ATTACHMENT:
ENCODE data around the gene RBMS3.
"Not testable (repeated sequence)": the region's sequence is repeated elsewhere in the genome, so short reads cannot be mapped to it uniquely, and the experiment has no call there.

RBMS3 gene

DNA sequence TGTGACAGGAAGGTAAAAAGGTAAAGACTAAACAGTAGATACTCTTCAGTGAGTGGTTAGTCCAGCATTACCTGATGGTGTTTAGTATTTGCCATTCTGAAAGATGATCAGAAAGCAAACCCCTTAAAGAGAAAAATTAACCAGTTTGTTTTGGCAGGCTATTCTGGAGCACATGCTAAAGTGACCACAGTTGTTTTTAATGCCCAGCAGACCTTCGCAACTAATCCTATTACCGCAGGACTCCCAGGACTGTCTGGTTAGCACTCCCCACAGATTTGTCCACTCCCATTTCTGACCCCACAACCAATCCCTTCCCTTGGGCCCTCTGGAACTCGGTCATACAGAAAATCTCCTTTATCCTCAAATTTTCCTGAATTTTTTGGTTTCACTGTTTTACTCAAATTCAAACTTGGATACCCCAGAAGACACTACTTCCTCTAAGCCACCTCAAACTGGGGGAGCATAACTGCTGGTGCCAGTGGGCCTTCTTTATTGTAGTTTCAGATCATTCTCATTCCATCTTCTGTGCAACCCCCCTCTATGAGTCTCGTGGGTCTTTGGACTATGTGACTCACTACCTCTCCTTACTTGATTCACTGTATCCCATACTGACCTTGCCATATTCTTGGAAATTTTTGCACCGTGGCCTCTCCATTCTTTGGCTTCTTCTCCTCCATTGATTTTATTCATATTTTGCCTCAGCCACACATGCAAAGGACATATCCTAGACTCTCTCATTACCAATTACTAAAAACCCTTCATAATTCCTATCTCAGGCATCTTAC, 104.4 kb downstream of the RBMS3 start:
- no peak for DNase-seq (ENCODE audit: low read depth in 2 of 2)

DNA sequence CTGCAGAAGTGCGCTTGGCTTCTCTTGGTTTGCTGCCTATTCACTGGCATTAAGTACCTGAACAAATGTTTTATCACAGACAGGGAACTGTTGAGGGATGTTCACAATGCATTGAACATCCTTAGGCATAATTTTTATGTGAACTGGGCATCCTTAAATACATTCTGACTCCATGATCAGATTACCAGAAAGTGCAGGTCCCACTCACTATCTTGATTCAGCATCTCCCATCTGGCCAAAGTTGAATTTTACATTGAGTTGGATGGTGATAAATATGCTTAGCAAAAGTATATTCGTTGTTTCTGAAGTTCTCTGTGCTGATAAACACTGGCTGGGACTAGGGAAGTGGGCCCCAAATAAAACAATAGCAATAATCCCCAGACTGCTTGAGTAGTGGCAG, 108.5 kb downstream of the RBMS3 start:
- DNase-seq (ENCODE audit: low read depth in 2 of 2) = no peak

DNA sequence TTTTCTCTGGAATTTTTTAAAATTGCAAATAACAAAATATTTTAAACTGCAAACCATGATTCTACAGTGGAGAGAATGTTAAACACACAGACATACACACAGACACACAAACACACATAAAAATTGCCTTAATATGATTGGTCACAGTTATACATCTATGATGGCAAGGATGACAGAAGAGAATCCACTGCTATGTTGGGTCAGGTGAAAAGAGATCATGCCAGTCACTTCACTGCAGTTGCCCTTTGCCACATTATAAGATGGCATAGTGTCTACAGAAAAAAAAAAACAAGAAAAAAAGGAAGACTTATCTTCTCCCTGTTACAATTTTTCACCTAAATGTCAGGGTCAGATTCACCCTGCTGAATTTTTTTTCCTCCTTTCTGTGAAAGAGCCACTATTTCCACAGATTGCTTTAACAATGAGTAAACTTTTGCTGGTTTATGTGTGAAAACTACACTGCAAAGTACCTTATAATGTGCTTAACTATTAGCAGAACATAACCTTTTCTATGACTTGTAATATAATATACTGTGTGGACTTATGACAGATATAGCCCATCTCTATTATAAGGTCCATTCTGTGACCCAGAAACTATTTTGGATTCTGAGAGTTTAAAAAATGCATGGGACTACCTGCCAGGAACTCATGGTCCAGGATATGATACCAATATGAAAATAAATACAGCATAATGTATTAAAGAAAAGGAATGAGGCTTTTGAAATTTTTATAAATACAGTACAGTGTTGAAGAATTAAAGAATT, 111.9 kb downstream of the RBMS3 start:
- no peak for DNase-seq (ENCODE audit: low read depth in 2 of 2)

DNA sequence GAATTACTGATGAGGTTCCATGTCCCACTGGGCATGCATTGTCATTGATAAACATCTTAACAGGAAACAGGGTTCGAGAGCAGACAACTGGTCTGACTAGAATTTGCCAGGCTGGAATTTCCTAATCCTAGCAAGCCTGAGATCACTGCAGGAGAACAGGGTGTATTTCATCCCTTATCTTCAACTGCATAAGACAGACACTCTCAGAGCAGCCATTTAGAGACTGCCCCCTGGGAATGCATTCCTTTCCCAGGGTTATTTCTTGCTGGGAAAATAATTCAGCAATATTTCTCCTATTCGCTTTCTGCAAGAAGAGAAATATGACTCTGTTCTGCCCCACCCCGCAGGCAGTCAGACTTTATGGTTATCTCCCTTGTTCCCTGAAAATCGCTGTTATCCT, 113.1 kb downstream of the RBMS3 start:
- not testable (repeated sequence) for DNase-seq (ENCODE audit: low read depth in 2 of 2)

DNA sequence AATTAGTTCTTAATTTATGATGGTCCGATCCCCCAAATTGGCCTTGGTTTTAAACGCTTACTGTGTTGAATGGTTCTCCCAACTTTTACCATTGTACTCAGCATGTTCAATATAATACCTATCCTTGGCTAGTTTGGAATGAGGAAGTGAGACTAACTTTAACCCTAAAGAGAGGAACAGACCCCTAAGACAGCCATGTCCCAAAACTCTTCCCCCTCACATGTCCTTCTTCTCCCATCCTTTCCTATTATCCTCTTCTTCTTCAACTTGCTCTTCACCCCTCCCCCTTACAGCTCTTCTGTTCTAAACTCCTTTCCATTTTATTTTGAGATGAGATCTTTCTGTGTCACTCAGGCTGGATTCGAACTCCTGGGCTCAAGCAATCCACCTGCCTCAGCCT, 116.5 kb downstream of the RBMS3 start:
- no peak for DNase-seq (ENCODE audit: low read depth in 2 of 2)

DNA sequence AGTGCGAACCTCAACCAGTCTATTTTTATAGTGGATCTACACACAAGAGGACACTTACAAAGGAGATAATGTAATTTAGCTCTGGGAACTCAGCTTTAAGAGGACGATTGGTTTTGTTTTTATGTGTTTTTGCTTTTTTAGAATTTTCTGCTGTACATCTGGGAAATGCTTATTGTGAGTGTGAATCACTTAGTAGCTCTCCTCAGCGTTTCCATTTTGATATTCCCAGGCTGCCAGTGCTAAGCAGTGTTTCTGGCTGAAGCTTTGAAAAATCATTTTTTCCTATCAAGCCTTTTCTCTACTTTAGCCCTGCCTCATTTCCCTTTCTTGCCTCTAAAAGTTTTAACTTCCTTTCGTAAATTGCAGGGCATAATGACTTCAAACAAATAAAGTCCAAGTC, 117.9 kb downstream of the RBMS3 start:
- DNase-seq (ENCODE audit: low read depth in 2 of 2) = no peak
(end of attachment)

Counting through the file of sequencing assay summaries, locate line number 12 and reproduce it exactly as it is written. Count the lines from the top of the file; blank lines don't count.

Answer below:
DNA sequence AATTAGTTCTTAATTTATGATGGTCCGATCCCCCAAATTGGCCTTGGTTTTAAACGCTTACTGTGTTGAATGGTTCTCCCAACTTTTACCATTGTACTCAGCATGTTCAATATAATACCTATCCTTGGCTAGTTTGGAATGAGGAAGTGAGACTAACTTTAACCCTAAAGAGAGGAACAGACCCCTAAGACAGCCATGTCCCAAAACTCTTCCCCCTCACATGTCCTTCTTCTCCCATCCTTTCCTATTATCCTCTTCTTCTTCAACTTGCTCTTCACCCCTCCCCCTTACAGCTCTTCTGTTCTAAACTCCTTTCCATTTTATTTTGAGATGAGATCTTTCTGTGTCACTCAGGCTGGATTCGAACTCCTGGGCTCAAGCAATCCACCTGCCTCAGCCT, 116.5 kb downstream of the RBMS3 start: